I talked to the Airbus Industries A380 (actually a A388 apparently) today while at work as an air traffic controller.
(Note the high quality of the printout as well – the horizontal breaks in the printing are really there! It’s thermal paper by the way.)
Air traffic controllers are required to call the aircraft “Super” in all radio communications, to differentiate it because the wake turbulence vortices it generates are even greater than aircraft in the “heavy” category, such as the Boeing B747. Not surprisingly FAA controllers are still using “interim” procedures for the A380 aircraft because the FAA has yet to formalize procedures for handling the A380 over a year after ICAO made recommendations on its handling.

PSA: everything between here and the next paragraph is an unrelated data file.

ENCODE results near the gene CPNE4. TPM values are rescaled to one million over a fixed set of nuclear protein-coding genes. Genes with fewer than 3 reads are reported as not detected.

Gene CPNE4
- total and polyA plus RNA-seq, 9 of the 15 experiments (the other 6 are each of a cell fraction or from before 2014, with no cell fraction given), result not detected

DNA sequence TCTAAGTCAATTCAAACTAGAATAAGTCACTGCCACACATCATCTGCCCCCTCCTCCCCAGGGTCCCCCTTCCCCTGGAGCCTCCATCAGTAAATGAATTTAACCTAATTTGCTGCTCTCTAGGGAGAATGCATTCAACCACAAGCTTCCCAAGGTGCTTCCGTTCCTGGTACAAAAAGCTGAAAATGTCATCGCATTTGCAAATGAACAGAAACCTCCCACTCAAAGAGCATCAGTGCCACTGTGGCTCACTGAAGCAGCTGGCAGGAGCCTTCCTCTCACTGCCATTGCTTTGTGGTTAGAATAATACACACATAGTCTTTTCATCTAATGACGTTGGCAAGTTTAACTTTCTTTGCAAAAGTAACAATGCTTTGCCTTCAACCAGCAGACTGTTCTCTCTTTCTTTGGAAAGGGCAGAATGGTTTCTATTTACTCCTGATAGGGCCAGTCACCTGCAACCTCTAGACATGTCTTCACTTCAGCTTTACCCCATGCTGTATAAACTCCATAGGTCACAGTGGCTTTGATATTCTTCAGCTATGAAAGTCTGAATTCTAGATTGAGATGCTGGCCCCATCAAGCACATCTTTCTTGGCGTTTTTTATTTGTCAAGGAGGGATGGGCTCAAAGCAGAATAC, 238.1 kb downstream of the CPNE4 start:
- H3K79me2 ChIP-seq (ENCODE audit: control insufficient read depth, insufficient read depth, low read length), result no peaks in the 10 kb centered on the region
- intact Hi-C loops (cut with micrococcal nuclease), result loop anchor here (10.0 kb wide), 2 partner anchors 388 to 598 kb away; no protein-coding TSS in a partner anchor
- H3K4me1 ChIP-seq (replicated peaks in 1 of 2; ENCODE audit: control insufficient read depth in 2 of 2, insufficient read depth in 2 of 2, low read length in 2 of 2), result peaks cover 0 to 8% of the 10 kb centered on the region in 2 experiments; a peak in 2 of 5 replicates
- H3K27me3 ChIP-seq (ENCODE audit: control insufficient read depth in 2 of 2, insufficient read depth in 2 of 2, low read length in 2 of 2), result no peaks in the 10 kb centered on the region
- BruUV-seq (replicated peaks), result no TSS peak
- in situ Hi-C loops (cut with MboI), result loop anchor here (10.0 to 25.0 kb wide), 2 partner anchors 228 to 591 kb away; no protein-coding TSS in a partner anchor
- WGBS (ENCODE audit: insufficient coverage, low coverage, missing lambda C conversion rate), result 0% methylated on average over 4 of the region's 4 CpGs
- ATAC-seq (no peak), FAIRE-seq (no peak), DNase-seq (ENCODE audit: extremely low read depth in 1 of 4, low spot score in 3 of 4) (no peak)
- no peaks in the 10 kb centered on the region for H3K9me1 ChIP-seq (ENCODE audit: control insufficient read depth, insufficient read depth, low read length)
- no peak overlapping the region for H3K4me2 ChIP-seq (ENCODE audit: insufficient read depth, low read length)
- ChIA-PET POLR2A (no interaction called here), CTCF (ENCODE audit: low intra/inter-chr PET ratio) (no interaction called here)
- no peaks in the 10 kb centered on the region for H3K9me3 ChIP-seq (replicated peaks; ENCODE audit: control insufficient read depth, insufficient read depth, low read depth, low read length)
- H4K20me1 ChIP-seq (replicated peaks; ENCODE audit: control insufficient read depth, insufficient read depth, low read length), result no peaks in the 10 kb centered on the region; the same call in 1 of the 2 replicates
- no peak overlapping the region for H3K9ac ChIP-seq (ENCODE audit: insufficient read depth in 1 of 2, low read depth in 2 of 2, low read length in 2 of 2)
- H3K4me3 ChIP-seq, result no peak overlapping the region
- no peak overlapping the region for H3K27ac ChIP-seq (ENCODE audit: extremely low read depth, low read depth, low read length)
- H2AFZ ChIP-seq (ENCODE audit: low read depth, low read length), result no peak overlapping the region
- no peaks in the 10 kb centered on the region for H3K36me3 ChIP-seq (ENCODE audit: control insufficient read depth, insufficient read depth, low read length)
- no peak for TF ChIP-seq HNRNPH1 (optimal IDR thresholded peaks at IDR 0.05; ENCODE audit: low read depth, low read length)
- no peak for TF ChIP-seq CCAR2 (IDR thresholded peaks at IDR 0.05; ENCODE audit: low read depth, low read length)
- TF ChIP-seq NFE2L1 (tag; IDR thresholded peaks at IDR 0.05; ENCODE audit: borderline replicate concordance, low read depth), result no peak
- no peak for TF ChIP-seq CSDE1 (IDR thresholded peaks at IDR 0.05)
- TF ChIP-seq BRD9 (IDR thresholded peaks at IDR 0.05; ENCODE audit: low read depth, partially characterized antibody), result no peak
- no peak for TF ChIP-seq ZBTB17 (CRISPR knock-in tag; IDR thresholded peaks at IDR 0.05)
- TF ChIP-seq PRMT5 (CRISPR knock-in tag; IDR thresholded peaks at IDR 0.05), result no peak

The Airbus A380 is the world’s largest passenger plane, and made the trip to Minneapolis as part of a sales tour across the United States.
The pilot had a very strong accent (go figure) and I had some difficulty understanding him. I was surprised that they hadn’t chosen a flight crew that spoke clearer English on their U.S. tour.
However the really amazing thing was that the beacon backward slash that shows where the aircraft is our radar screens was actually changed by the FAA to reflect the larger size of the A380 aircraft.
I’m kidding. They didn’t really change the size of the beacon slash at all. 😉
It really just looked like any other aircraft I’ve ever worked on radar. Except that the pilot had a foreign accent…